An amendment to the General Permitted Development Order which allows property owners to add up to 2 further storeys to their property without planning consent came in to force on 30th December 2020. So does this mean we’re going to see houses all over London being extended upwards despite how incongruous such an extension may look? A scan through the conditions suggests not.
The most important condition, that only properties constructed between 1948 and 2018 are eligible, rules out most houses in London but if you live in a modern property and meet the other conditions it could be worth considering. I therefore thought it would be timely to provide an overview of the party wall implications.
If the house being extended is semi-detached or terraced the works will include raising the party wall(s). The rules state that party walls can only be raised to a height that is 3.5m above the adjoining property (or any other property in the terrace) which limits the extension to a single storey. Raising a party wall is a right set out in section 2(2)(a) of the Act but is subject to serving a Party Structure Notice on any affected neighbours.
Upon receipt of a notice the adjoining owner can either consent, which completes procedures, or dissent, which triggers a dispute. Where a dispute arises, both parties must appoint a surveyor although they can concur in the appointment of a single agreed surveyor. The surveyor(s) produce a party wall award which resolves the dispute and authorises the work but in a way that limits the risk of damage and ensures that the adjoining owner does not suffer unnecessary inconvenience.
There is a right of access over and adjoining owner’s land to raise a party wall although it is subject to 14 days’ notice in writing. If there is an award, it will set out the conditions relating to access including how the adjoining owner’s property must be protected.
What if the adjoining property is converted in to flats? The raising of the party wall is only notifiable to the adjoining freeholder but associated works, such as cutting pockets in to or projections away from the party wall, will also be notifiable to the leaseholder(s) whose demise encompasses the section of party wall that is directly affected.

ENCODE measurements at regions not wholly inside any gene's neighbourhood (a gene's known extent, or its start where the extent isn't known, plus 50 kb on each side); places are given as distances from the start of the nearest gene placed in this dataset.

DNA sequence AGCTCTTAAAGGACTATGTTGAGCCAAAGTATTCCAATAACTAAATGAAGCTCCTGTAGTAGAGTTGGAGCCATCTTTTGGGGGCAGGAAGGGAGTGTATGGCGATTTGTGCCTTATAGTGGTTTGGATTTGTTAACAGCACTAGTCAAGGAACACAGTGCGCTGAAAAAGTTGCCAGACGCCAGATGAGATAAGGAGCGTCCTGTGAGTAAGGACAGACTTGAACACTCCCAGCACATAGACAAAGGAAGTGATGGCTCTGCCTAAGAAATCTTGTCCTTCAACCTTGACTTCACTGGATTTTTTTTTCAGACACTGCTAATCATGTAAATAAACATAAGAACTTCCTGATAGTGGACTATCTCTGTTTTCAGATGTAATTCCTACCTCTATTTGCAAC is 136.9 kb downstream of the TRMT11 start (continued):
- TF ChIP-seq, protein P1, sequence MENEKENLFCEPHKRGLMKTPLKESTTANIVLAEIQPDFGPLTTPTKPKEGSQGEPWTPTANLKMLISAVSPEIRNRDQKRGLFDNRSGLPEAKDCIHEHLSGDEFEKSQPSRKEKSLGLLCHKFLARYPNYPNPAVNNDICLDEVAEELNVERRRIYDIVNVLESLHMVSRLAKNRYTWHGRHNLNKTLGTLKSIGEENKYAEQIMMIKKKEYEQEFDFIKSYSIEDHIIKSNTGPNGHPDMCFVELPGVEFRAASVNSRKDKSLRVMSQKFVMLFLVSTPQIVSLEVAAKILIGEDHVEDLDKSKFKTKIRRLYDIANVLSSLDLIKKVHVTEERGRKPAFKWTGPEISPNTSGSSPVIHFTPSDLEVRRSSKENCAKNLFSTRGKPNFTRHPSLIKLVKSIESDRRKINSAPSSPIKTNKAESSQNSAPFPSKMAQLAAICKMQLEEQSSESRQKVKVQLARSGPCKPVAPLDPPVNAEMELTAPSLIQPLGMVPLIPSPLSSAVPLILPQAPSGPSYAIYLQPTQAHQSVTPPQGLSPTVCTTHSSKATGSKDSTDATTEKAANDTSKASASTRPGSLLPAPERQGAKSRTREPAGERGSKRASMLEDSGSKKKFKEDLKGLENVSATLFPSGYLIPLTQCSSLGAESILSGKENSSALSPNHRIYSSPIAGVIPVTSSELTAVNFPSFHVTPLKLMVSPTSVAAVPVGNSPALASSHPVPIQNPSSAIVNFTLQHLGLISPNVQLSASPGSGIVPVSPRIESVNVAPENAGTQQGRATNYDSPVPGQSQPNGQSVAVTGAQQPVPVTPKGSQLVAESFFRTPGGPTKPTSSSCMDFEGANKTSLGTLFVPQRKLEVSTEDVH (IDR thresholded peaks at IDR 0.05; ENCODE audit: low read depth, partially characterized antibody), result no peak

Adjoining owners have a right to enclose upon the raised party walls in the future should they be inspired to construct a similar extension. You might think it’s unfair that they get to use the wall which was raised at your expense and you’d be right – section 11(11) of the Act requires them to pay a due proportion of the construction costs. This will typically be 50% calculated using the rates applicable when the use is made.
Finally, the materials used to raise a party wall is something of a grey area under the Act as section 2(2)(a) provides no guidance. The Permitted Development limitations require the materials used to be of a similar appearance to those used in the construction of the exterior of the current house but that wouldn’t prevent a part masonry part timber wall from being used. Surveyors will generally only authorise a wall to be raised in its original material as anything else would potentially prejudice the adjoining owner’s future rights i.e. it would not be possible for them to raise a wall further in masonry that had been raised in timber.
I’m not convinced we’re going to see a sudden building boom as everybody in modern houses starts building upwards but it might be a good option for all those owners suddenly in need of a home office.
Illustration included is from the Adams+Collingwood entry to the NLA New Ideas for Housing competition.
Should you require any advice on raising party walls or any other aspect of party wall procedures you’re welcome to contact us on 020 7183 2578 or by email for some free advice.